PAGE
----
Woman's Work

In 1998, The New York Times ran a series of articles about women in Muslim countries, including Islamic Africa, showing how devout Muslim women were struggling for social parity in traditionally restrictive cultures. Coincidentally, 1998 was also the year Nonesuch signed a licensing deal with London's World Circuit Records to release the work of Mali's feminist singer-songwriter Oumou Sangare.

Just out of her teens, Sangare launched a solo career in 1989 dedicated to defending the rights of African women. By 1996 she had made three critically acclaimed albums whose central themes concerned social reform. Appropriating an informal folk music of the Wassoulou region— one of the few Malian genres traditionally relegated to female singers— Sangare hammers out highly personalized protest material. Unfortunately, American concertgoers miss much of her topicality because onstage, unlike Miriam Makeba or Zap Mama, Sangare does not contextualize her songs in English.

Last Saturday, at Town Hall with a seven-piece band, Sangare was halfway through her second set before she asked a bilingual countrywoman to translate her mission statement for American fans. The singer placed more emphasis on choreography than on breaking the language barrier, and this was a mistake. A typically provocative lyric like "father of my children, you bruise my hips by holding me so tightly in your arms" ("Baba") deserved proper setup and explication. The fact that Sangare's Nonesuch albums provide English lyrics is of no help in a live setting.

And yet, whether she's warbling through a decade-old hit like "Djama Kaissoumou" or the more recent "Sa Bu," the singer's velvety contralto tumbles up and down pentatonic scales in a relentless cascade of liquid tones that reminds me of nothing so much as the sound of water wearing away rock— a rock symbolizing every system that keeps the women of Africa in pain, purdah, or poverty. Carol Cooper


God After Midnight

The two West African heroes didn't cancel each other out by hitting New York on the same Saturday night. Few seats went unfilled at Oumou Sangare's Town Hall concert. And while the same wasn't true in the balconies of the Hammerstein, where Youssou N'Dour's Great African Ball was launched after Sangare finished, no one would claim he got the worst of it.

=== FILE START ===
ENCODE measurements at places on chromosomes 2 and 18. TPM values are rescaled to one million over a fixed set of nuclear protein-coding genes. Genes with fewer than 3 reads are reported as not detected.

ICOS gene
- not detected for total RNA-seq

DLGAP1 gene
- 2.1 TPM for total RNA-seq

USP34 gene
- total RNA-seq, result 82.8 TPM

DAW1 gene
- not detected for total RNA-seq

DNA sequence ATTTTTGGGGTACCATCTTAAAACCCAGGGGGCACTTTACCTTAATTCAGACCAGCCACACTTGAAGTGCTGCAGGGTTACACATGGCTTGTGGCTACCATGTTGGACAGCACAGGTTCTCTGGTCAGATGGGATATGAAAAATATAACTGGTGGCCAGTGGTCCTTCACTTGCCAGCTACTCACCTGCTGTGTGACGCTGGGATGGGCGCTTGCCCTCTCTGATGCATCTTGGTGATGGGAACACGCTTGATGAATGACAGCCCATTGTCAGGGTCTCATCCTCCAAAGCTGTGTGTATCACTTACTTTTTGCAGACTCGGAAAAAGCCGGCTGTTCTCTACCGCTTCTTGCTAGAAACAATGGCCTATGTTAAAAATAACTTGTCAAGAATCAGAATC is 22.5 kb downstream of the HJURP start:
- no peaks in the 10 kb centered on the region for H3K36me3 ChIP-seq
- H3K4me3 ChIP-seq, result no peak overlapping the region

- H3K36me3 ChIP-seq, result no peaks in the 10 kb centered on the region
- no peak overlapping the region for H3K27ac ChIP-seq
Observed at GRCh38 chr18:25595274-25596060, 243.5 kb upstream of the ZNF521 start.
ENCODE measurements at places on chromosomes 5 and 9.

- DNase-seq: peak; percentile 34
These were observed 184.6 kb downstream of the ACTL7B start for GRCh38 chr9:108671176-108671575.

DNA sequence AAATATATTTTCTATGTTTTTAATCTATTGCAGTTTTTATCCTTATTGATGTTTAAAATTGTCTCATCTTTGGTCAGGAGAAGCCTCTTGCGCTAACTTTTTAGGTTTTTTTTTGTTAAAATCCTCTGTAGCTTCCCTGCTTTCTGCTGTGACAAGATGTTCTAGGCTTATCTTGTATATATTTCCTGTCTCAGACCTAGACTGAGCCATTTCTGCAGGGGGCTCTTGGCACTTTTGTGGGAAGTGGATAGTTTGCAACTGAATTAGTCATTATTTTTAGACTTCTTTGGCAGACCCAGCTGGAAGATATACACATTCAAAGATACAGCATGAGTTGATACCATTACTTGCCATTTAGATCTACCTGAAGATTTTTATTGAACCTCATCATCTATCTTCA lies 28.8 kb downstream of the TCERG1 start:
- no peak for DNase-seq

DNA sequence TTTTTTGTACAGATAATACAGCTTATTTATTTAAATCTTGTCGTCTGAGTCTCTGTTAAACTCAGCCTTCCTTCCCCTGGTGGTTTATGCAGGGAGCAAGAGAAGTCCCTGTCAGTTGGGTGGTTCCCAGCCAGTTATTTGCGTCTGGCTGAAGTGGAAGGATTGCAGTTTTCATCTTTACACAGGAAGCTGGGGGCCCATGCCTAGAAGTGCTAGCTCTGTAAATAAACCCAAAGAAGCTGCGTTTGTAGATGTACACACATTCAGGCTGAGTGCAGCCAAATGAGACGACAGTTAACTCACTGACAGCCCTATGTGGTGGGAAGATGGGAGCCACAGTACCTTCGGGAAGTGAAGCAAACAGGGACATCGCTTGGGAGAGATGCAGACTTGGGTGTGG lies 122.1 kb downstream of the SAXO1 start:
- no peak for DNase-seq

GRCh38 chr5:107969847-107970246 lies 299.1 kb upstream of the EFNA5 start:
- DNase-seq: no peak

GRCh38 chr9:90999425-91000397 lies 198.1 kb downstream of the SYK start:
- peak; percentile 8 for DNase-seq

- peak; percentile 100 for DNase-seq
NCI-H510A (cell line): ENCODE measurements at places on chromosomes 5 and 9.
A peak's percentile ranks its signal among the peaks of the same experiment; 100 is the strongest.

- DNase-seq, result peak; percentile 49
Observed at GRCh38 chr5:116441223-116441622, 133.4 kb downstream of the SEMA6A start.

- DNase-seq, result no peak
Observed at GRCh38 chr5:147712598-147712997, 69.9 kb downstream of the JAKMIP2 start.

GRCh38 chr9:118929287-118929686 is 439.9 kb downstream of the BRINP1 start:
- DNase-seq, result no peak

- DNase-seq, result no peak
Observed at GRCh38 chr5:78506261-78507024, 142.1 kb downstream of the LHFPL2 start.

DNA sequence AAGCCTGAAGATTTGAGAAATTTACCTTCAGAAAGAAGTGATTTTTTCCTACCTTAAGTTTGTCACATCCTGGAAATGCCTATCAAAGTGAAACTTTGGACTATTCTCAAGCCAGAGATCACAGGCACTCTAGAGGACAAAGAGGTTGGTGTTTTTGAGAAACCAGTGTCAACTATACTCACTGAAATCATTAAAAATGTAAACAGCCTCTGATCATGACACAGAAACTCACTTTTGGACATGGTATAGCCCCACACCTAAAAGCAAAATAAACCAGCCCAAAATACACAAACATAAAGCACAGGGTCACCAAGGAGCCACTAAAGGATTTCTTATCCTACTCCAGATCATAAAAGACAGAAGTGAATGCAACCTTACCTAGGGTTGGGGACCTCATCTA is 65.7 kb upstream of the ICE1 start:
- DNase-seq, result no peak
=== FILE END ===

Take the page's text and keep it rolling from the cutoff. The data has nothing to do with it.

When Super Etoile came on at midnight, warmup vocalist Ouzin N'Diaye's penetrating high notes had me wondering whether the god of African music had gotten old and ugly. But just a few minutes later the taller, rosier N'Dour was projecting with such mellow body I was abashed I'd been taken in. The floor crackled, and for over three hours the star and his 12 musicians demonstrated why his Dakar shows are religious experiences. The music went on nonstop except when the band comfortably decided what to do next, although only percussionist-animateur Babacar Faye never seemed to wander off at all. As for N'Dour, he left momentarily to exchange the white robe that contrasted so spectacularly with the others' dark suits for an even more gorgeous rust-colored suit, and he didn't spend every minute singing. But at 3:30, 45 minutes after he'd led what appeared to be a show-topping sing-along on the Senegal-only hit "Birima," the 39-year-old was still performing feats of volume, clarity, and emotional outreach American marathoners like the Grateful Dead never dreamed of.

The audience, which looked to be three-quarters Senegalese, danced only sporadically. White onlookers grooved to the rhythm that always sustained the synth underpinnings, guitar sallies, and tama clusters. In contrast, the mostly male Senegalese combatants tended to explode in bursts of limb and corkscrewing pelvis. Midway through, on the international hit "7 Seconds," Stevie Wonder followed the sound of his own harmonica onto the stage, where vocal improvs were traded until Wonder had had enough. It was an aptly wonderful moment— one among more than anyone could be bothered to count. Robert Christgau


We Hurt a Lot

A passage of unforgettable transcendence occurs about an hour into Robert Ashley's new "television opera," Dust, which had its domestic premiere at the Kitchen last week. A man who has lost his legs in a war converses with God while under the influence of morphine. The languorous synthesizer lines performed by "Blue" Gene Tyranny, and visual director Yukihuro Yoshihara's tie-dyed televisuals are sublime, while the topic (why violence and suffering?) is fragmented, accelerated, and chaotic. God simply speaks too fast to be comprehended.

Then something amazing happens: the "half-man" remembers four dreamy pop songs from his past. Country-and-western plain speech about love combines with down-home electronica to produce a peculiarly American strain of Buddhistic grace, clarity, and acceptance. "I want to fall in love just one more time," declares one song. "Don't get your hopes up," answers another. "We hurt a lot," goes one refrain, and ample anecdotal evidence is provided.

Ashley to ashes, Dust to dust. Mortality and life's "irreversibilities" are Ashley's themes in a libretto inspired by the free associations of homeless street people. Modeled on the motet form of layered voices (a sort of Middle Ages doo-wop), Dust's set consisted of five vocalists— Ashley, Sam Ashley, Joan La Barbara, Thomas Buckner, and Jacqueline Humbert— arranged behind panes of glass that shifted constantly between clarity and opacity. Television monitors above each of them commented on their words, while a wall-sized screen hovered above this mystical multimedia Stonehenge like a supertitled Rothko panel.

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